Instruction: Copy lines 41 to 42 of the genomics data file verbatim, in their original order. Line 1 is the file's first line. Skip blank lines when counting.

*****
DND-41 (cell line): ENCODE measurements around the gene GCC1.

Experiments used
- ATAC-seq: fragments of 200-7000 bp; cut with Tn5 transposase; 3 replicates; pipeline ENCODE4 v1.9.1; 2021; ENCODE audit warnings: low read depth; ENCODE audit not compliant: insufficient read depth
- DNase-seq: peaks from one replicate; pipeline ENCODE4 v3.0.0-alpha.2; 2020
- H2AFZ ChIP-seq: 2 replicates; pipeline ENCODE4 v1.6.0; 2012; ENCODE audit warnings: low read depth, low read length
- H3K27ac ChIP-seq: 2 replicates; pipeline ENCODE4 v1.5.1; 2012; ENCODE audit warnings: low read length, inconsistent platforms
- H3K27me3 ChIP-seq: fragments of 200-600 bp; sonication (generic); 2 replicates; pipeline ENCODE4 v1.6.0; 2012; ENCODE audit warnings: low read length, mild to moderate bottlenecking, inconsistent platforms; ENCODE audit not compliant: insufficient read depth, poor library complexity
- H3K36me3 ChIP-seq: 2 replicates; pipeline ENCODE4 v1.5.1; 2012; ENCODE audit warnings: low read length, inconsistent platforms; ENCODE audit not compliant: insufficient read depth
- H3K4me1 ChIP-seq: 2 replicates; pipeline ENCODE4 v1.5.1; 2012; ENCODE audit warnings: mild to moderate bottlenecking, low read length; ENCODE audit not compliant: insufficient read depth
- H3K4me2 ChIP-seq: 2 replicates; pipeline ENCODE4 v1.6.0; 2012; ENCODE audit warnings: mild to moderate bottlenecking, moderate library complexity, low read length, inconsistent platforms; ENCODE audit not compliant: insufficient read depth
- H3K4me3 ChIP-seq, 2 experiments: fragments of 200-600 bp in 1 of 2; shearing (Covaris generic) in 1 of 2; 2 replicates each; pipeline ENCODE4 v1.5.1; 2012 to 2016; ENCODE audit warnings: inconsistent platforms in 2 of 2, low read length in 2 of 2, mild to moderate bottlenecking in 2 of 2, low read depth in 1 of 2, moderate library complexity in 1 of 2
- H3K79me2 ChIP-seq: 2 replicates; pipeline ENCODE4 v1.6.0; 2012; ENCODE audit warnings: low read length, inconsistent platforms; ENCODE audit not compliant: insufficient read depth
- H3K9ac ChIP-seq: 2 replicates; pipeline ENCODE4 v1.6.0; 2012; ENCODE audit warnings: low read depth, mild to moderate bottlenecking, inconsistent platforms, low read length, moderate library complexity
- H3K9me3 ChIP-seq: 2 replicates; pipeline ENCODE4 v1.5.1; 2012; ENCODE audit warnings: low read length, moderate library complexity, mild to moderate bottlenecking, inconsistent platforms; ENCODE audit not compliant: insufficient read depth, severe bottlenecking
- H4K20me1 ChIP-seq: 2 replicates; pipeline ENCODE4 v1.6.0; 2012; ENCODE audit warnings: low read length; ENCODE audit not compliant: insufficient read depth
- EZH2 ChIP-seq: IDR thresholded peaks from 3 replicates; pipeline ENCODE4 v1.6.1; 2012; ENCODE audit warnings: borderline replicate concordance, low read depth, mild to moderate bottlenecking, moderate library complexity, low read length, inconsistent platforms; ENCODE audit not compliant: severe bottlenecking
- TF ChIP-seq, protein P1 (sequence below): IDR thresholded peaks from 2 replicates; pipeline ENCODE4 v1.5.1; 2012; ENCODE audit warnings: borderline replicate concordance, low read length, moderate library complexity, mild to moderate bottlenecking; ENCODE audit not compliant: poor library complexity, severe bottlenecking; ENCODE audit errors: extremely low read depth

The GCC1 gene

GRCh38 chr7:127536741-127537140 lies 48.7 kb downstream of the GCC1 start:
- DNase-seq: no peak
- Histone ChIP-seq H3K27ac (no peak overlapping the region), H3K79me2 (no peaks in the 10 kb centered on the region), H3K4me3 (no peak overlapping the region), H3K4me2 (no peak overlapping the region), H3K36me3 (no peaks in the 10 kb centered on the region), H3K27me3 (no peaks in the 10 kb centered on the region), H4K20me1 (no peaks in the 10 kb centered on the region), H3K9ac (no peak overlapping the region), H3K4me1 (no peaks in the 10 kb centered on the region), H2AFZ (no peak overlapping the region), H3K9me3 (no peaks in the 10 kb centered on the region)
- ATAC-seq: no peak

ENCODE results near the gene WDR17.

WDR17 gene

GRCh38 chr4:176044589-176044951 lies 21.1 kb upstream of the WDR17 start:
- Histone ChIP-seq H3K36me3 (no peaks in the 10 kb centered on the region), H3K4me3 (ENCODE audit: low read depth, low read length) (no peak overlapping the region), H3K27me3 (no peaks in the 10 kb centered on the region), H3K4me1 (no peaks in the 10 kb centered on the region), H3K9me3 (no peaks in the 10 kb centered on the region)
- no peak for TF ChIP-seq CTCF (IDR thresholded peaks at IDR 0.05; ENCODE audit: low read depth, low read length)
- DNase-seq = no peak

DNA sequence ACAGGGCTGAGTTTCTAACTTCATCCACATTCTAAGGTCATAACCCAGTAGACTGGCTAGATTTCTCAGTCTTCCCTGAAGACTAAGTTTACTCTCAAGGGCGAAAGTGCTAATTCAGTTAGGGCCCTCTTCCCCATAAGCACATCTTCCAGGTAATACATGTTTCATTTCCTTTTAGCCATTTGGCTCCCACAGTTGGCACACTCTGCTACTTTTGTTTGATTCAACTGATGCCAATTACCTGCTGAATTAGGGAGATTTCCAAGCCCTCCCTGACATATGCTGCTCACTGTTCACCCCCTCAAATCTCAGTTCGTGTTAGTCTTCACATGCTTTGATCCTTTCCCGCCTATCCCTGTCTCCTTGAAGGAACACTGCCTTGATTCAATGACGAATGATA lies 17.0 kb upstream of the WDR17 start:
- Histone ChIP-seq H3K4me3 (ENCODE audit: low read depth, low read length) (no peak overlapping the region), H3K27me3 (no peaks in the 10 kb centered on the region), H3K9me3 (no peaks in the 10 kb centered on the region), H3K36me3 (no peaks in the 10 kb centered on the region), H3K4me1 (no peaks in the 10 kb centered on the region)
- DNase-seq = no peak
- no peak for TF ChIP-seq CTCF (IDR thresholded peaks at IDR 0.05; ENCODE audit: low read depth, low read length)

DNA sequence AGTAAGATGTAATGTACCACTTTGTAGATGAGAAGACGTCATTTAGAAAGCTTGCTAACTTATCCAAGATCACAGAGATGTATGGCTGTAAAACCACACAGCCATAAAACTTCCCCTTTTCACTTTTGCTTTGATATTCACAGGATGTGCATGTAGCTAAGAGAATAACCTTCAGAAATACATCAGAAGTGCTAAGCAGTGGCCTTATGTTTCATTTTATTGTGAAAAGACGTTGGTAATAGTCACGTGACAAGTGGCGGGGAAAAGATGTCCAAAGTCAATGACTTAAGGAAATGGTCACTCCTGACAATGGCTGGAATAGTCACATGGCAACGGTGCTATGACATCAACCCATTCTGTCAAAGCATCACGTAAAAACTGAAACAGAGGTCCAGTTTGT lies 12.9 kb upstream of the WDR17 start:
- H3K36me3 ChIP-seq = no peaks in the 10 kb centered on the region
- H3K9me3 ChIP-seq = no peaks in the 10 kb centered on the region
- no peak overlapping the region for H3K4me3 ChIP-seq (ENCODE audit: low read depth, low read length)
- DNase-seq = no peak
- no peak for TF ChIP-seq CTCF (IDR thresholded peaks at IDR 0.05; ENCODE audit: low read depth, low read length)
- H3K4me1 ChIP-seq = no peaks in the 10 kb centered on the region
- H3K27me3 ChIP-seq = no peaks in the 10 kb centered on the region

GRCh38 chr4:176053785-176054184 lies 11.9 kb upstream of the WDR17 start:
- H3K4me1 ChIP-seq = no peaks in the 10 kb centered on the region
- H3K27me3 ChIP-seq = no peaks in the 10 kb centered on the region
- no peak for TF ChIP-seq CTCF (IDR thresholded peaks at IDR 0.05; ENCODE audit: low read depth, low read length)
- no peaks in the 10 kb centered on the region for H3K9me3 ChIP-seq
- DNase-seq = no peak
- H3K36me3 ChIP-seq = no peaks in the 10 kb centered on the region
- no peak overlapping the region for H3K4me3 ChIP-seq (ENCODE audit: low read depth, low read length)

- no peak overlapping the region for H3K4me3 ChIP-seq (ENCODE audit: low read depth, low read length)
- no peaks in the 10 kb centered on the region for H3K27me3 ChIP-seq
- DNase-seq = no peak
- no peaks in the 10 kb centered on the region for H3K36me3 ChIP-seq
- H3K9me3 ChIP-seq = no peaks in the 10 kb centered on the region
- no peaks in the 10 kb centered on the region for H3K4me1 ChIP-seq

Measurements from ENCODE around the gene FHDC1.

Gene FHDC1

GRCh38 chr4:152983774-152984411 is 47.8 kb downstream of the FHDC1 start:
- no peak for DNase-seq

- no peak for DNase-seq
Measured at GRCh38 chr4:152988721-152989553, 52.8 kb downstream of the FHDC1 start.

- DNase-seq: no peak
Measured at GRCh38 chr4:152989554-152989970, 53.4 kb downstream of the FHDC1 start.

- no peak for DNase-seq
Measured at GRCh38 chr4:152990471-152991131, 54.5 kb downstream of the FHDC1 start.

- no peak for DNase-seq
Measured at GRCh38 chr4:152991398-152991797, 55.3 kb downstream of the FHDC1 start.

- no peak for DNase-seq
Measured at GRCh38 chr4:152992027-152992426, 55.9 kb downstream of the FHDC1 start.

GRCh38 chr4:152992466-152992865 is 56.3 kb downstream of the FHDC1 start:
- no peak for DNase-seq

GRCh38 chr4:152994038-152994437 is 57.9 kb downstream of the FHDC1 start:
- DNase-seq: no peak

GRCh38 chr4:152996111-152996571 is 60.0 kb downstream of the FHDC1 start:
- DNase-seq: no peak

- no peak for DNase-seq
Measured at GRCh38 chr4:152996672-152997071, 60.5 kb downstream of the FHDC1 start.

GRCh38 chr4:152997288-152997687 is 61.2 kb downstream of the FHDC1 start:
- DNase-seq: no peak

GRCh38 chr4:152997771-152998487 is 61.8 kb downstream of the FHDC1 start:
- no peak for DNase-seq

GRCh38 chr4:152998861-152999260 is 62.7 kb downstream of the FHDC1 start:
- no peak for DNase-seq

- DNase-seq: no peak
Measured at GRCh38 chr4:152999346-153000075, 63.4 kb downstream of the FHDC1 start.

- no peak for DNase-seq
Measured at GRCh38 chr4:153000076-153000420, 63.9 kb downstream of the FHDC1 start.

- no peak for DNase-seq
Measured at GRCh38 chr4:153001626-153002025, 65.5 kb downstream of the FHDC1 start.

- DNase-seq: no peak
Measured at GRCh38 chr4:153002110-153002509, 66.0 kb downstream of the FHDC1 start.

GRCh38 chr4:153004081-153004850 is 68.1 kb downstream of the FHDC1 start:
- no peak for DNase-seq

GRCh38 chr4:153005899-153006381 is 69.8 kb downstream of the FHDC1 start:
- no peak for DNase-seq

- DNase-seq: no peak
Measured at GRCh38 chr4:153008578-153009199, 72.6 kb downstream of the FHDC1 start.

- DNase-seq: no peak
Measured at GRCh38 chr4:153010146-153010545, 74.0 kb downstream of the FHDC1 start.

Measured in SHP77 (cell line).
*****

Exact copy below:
GRCh38 chr4:176053785-176054184 lies 11.9 kb upstream of the WDR17 start:
- H3K4me1 ChIP-seq = no peaks in the 10 kb centered on the region